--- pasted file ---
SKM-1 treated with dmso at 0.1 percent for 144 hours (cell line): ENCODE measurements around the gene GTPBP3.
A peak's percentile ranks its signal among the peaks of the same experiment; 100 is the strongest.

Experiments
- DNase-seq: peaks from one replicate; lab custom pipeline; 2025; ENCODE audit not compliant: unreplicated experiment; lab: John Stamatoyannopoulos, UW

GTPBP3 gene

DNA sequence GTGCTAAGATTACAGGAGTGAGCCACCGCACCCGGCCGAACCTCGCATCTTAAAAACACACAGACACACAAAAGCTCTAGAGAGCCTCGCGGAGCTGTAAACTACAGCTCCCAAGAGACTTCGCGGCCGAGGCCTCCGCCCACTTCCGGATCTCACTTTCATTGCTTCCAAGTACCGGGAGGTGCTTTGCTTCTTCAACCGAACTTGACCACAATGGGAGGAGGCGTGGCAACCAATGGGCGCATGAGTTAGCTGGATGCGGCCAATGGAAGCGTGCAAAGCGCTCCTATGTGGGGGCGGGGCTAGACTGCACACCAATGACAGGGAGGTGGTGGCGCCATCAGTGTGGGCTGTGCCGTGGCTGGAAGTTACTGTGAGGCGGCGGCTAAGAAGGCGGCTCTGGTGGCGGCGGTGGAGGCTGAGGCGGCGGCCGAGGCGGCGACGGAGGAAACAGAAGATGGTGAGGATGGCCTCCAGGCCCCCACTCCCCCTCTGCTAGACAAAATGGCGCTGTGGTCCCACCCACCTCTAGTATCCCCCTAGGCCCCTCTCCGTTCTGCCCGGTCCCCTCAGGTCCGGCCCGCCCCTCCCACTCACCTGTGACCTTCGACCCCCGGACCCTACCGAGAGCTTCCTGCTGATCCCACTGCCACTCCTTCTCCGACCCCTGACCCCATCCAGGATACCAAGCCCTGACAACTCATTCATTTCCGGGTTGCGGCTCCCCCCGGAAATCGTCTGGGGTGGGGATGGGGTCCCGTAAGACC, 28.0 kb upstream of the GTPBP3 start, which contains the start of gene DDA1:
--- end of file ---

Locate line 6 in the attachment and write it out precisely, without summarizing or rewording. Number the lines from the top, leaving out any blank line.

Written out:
DNA sequence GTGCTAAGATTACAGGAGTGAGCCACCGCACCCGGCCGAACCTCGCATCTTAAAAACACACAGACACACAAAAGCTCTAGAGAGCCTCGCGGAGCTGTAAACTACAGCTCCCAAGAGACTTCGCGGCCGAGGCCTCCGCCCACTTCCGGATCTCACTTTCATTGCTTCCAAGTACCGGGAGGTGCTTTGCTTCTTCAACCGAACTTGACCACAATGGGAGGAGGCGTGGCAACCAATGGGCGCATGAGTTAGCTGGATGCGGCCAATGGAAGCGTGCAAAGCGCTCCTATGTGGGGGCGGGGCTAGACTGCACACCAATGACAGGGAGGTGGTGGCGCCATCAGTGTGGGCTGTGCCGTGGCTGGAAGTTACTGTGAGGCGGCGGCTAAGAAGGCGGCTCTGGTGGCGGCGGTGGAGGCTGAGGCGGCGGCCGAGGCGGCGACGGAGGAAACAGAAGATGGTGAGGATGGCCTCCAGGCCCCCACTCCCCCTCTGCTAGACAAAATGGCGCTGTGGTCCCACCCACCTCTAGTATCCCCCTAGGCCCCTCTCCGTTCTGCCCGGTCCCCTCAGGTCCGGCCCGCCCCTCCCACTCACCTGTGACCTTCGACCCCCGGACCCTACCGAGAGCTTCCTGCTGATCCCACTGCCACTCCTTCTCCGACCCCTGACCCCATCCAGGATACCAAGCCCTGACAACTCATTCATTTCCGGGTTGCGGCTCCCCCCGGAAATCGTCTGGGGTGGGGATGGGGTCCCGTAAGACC, 28.0 kb upstream of the GTPBP3 start, which contains the start of gene DDA1: